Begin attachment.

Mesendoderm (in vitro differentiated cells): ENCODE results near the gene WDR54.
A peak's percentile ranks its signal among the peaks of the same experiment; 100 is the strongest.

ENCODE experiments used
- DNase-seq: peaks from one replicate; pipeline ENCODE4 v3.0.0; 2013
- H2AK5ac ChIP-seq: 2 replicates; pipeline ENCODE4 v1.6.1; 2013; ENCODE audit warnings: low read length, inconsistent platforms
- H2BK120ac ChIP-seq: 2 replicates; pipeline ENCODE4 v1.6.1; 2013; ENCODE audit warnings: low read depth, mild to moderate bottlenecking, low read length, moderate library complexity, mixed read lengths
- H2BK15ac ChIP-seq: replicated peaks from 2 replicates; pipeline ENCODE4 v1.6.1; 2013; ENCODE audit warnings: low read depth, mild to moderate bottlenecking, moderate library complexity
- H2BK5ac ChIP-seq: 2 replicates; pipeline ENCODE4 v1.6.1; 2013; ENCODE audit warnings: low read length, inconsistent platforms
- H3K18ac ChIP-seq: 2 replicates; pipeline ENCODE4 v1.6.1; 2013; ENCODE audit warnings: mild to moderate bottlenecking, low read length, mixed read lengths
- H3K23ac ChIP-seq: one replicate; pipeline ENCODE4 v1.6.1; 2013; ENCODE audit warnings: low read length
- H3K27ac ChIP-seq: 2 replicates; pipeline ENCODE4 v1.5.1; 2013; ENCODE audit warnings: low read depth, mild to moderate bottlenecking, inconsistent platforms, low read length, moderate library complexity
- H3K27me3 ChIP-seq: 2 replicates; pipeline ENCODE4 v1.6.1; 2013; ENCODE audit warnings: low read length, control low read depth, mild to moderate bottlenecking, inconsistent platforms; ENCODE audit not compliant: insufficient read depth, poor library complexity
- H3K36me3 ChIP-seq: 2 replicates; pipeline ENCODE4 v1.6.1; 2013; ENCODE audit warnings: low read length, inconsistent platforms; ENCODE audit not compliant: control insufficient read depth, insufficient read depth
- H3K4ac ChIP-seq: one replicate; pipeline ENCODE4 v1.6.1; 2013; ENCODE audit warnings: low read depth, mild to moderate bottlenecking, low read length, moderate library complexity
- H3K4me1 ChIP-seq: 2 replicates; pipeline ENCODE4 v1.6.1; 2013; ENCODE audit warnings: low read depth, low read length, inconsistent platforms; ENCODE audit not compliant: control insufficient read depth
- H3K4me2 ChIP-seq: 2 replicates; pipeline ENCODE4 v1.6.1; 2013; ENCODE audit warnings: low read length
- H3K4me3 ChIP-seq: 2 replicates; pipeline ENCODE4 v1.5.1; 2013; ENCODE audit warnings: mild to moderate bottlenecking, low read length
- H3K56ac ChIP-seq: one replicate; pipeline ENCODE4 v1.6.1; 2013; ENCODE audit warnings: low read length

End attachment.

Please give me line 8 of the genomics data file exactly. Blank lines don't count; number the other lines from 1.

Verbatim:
- H2BK5ac ChIP-seq: 2 replicates; pipeline ENCODE4 v1.6.1; 2013; ENCODE audit warnings: low read length, inconsistent platforms